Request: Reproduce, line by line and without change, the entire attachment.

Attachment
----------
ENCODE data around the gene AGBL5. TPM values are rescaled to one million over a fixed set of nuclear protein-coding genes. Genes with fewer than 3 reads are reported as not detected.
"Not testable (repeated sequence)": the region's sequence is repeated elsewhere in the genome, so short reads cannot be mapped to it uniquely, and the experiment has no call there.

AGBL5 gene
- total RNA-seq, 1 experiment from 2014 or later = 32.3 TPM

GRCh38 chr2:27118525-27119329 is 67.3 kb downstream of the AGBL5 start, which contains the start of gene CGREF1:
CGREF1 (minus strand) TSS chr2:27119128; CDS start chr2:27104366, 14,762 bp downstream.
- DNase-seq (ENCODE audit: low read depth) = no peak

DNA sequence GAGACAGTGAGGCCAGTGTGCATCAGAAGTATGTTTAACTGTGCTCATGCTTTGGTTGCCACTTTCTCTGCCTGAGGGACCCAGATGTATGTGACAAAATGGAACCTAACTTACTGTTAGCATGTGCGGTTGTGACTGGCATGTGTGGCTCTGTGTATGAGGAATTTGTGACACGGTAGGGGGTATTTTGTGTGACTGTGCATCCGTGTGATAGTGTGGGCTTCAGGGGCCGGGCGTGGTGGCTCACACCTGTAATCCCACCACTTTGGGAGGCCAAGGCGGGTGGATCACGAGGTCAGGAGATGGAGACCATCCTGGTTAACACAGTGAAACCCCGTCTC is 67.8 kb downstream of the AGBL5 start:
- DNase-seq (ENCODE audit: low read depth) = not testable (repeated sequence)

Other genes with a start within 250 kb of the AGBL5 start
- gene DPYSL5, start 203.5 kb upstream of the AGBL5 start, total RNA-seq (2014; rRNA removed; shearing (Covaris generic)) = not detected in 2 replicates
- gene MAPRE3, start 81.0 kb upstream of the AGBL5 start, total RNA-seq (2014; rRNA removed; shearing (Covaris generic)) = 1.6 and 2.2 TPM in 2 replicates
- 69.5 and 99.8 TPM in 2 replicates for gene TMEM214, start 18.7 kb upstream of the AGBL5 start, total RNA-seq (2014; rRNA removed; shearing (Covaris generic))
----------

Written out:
ENCODE data around the gene AGBL5. TPM values are rescaled to one million over a fixed set of nuclear protein-coding genes. Genes with fewer than 3 reads are reported as not detected.
"Not testable (repeated sequence)": the region's sequence is repeated elsewhere in the genome, so short reads cannot be mapped to it uniquely, and the experiment has no call there.

AGBL5 gene
- total RNA-seq, 1 experiment from 2014 or later = 32.3 TPM

GRCh38 chr2:27118525-27119329 is 67.3 kb downstream of the AGBL5 start, which contains the start of gene CGREF1:
CGREF1 (minus strand) TSS chr2:27119128; CDS start chr2:27104366, 14,762 bp downstream.
- DNase-seq (ENCODE audit: low read depth) = no peak

DNA sequence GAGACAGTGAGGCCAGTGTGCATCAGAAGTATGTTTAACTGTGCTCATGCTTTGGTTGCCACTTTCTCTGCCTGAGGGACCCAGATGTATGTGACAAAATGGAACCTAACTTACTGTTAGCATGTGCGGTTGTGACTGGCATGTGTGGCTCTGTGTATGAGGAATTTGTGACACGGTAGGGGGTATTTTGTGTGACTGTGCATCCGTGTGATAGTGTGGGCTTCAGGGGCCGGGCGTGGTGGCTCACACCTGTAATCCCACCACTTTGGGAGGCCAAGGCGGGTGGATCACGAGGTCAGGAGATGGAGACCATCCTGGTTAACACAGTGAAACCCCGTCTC is 67.8 kb downstream of the AGBL5 start:
- DNase-seq (ENCODE audit: low read depth) = not testable (repeated sequence)

Other genes with a start within 250 kb of the AGBL5 start
- gene DPYSL5, start 203.5 kb upstream of the AGBL5 start, total RNA-seq (2014; rRNA removed; shearing (Covaris generic)) = not detected in 2 replicates
- gene MAPRE3, start 81.0 kb upstream of the AGBL5 start, total RNA-seq (2014; rRNA removed; shearing (Covaris generic)) = 1.6 and 2.2 TPM in 2 replicates
- 69.5 and 99.8 TPM in 2 replicates for gene TMEM214, start 18.7 kb upstream of the AGBL5 start, total RNA-seq (2014; rRNA removed; shearing (Covaris generic))